I get to tell you one more of my secrets............................
I am guest designing over at Freckled Fawn all month long!!!! Eeeeeeeeee! Yes!
You all know how I love Washi Tape. This has got to be the very best fit in the history of the scrap world. At least it is for me.
With that in mind, do pop on over to the Freckled Fawn blog and have a look-see at what I created as my first project. Here's a sneak to wet your appetite. But make sure you come on back and read some more of my story.
I'll be creating lots more fun projects for Freckled Fawn so make sure you keep checking back.
And now, a bit more history.
I left off with all the students staring at my mother in her prone state smack in the middle of the parking lot.
While it was horrifying for me in terms of humiliation, it did help my teachers and school principal to realize that I'd been telling the truth. So Child Protective Services were called. The men in white coats were called.
I hadn't counted on CPS being involved, nor would I have had any idea what that meant any way. At any rate, I hadn't counted on being removed from my mother's custody and placed into the care of strangers.
In my mind, I'd be allowed to stay with my friend Celia and her family until they could determine what needed to be done. Her mother and father would parent me indefinitely. They'd already offered to adopt me were my parents to agree. I was certain I'd have a safe place to be.
However, that is not quite how it worked. 'They' took my mother to the hospital in Clearwater. The school day wore on and I continued through PE, but as we were out in the field tossing around the soft-ball, some police cars rolled in and with them, the friendly folks at CPS.
When you are a child, no one asks you if it is OK with you if they take you away from everything you know and place you with complete strangers. They don't even consider what you might request. You can beg and plead with them to allow you to stay with your friend and her family. You can tell them that her father is a pastor. 'They' don't care. They don't care AT ALL. Ask me how I know.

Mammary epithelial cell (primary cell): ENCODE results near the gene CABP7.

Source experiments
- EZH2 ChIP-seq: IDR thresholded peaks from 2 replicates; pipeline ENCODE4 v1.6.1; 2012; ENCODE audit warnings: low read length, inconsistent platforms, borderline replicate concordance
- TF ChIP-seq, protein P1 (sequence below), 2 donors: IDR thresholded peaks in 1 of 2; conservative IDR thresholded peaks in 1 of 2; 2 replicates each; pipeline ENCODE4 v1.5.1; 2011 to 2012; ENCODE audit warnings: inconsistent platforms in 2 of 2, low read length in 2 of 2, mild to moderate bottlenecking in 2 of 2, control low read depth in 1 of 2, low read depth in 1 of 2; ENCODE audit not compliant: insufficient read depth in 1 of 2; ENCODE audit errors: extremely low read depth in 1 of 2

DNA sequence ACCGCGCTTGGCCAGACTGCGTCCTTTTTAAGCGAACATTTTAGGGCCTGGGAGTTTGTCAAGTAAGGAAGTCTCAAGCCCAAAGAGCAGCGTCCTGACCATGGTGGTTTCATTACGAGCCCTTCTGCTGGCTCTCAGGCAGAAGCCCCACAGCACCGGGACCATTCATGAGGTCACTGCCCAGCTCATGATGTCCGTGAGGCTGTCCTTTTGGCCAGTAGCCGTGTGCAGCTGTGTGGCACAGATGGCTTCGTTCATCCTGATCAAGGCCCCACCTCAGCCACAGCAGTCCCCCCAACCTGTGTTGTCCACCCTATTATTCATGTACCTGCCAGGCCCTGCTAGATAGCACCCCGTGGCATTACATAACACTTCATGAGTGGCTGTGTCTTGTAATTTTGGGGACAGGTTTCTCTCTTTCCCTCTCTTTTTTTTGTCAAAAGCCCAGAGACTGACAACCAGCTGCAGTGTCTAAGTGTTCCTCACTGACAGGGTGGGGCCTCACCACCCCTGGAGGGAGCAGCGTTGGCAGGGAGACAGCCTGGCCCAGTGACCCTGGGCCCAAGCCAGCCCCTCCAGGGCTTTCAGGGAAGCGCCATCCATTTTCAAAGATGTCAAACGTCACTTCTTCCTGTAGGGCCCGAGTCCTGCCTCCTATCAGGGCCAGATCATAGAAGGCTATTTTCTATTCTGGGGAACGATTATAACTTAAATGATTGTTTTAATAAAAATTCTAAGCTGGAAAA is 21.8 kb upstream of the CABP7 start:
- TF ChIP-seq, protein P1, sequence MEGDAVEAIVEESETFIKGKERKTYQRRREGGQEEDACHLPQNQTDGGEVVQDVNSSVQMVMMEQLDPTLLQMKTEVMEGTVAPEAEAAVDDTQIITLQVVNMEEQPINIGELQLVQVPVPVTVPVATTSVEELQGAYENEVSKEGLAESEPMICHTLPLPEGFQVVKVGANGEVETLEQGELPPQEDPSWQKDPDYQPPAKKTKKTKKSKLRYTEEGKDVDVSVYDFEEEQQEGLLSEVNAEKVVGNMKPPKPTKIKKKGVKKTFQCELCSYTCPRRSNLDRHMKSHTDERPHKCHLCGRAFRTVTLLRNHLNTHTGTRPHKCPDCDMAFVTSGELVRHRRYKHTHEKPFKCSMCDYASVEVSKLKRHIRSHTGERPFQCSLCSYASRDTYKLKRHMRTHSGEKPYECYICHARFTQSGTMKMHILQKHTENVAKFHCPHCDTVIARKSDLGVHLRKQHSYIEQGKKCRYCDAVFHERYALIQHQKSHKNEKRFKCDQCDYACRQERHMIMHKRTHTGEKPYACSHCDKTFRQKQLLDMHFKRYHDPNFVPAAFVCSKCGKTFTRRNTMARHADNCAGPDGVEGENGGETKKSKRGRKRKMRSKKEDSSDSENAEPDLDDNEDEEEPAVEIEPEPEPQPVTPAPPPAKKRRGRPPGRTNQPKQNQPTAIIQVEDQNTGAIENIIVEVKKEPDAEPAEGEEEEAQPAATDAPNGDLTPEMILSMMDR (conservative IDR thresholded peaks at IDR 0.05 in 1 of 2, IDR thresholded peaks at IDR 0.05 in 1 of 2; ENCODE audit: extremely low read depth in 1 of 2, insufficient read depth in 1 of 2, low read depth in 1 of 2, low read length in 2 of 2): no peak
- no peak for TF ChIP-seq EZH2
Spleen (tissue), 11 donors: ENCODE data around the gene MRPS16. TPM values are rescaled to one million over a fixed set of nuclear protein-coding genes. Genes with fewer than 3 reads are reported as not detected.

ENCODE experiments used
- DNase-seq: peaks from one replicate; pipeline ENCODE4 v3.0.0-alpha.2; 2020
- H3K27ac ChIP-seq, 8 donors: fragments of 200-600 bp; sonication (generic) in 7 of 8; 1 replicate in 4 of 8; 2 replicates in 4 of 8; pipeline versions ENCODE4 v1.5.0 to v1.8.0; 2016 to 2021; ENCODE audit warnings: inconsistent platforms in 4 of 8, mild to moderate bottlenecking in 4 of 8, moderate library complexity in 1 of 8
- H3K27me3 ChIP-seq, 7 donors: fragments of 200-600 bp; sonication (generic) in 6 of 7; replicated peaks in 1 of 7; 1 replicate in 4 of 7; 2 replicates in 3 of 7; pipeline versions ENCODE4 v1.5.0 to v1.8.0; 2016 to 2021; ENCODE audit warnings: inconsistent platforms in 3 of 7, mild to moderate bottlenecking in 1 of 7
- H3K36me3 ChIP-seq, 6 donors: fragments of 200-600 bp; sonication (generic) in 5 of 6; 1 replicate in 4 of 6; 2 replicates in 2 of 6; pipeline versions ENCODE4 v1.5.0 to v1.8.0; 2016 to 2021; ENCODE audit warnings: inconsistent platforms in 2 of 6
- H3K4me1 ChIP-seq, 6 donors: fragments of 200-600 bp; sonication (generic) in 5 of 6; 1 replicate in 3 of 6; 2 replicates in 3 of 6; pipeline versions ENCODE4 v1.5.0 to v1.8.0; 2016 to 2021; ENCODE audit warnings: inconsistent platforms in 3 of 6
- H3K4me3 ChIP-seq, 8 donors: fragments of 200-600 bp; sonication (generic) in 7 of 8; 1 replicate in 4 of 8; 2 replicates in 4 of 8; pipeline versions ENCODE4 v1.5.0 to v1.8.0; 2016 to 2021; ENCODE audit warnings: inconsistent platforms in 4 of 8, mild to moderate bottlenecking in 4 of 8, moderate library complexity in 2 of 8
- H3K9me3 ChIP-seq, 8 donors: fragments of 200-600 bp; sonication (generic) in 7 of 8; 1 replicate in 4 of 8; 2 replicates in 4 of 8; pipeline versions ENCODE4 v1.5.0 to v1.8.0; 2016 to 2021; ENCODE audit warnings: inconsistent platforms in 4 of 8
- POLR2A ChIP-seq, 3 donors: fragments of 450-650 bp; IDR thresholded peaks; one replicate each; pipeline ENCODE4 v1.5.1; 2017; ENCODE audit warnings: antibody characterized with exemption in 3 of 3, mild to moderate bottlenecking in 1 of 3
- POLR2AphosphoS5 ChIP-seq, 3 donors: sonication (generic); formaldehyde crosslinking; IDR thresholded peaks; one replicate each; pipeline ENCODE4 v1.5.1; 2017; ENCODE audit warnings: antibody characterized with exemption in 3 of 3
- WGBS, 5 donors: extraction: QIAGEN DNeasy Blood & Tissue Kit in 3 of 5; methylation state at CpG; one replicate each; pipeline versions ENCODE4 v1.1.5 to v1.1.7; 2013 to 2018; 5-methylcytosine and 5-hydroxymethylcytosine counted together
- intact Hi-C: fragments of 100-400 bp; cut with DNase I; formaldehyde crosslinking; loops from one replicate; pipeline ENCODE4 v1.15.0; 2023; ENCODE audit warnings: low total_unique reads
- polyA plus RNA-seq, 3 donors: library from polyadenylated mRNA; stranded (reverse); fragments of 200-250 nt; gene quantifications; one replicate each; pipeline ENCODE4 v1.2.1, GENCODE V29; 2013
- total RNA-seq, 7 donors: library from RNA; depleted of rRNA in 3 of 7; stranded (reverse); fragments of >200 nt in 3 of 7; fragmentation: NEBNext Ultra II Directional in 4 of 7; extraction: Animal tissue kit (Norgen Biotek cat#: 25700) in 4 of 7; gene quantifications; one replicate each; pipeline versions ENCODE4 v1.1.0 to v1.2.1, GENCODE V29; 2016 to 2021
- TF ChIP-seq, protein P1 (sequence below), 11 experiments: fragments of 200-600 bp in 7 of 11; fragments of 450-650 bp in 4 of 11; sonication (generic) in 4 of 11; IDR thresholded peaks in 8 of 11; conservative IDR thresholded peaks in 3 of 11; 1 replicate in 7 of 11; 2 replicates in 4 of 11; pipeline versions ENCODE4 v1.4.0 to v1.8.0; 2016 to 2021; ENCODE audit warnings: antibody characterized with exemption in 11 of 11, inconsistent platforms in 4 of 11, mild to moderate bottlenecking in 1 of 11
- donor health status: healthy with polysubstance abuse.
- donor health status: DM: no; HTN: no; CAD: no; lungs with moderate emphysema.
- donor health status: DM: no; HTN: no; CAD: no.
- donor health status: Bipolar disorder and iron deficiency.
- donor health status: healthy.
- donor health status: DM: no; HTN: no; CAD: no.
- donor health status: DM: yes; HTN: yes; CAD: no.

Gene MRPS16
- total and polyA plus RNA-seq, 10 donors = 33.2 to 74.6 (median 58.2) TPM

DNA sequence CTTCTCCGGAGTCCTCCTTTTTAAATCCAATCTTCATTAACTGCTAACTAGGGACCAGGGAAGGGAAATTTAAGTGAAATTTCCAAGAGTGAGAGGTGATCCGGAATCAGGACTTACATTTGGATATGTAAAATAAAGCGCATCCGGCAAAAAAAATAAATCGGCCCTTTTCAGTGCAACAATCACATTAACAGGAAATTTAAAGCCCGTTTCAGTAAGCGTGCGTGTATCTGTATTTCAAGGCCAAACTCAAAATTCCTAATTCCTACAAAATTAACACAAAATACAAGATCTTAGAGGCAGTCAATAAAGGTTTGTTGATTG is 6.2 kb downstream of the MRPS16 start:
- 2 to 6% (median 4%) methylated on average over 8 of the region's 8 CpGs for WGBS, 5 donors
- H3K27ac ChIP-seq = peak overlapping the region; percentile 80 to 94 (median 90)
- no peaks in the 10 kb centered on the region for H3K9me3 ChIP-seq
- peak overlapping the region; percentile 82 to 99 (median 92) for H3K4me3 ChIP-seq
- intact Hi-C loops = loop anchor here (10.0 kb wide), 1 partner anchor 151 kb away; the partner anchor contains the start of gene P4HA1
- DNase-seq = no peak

Instead, they take to a home that is so far from where you live and attend school that you don't even get to go to school. They take you to what is called a 'foster home'.
Now foster homes come in all different shapes and sizes. Some foster homes are pretty darn wonderful. They come equipped with a mom and a dad and sometimes even some sisters or brothers. These people will love you like you were their own child. Since they know you are coming into a strange situation in which you are terrified, they will do everything they can to make you feel at home and to help comfort your poor broken soul.
On the other hand, some foster homes are equipped with money-grubbing, selfish, hateful people who's only reason for opening their home is the extra income that they can 'earn' by doing so. They offer you a spot in a smelly bed, but there is no place for any belongings you may have. They throw one hot dog on a plate at dinner time and call that a meal. You'll get a half a peanut butter sandwich for lunch and a single bowl of cold cereal for breakfast. There will be no one around most of the day to take any kind of care of you. Their children will think you are their personal punching back or insult receptacle. Under no circumstances will they carry you to your school, after all, no one is paying them extra for gas. They won't talk to you any more than they have to. They won't try to help you to understand what is happening to you. They are simply collecting the cash for providing a roof over your head and three 'square' meals a day.
You can guess which kind I got. Yep, it was the second one. I was there for about two weeks. I actually think I might have preferred being home with my crazy mother. Not sure though, the jury is still out on that.
After two weeks, the case-worker came one day and told me I was going home. I panicked. Was my mother OK? Was she going to be normal? What had happened? Where would we stay? How would we live? Did anything get 'fixed'? Had there been a diagnosis?
I got no answers of any kind from the case worker. None.
We arrived home, I was told to bring my stuff inside. Mama and the case worker spoke briefly and then off she went, never to be seen again.
Mother wasn't normal, but she wasn't as bad as when I'd returned home. We'd just have to settle back into something that I hoped would approach normalcy.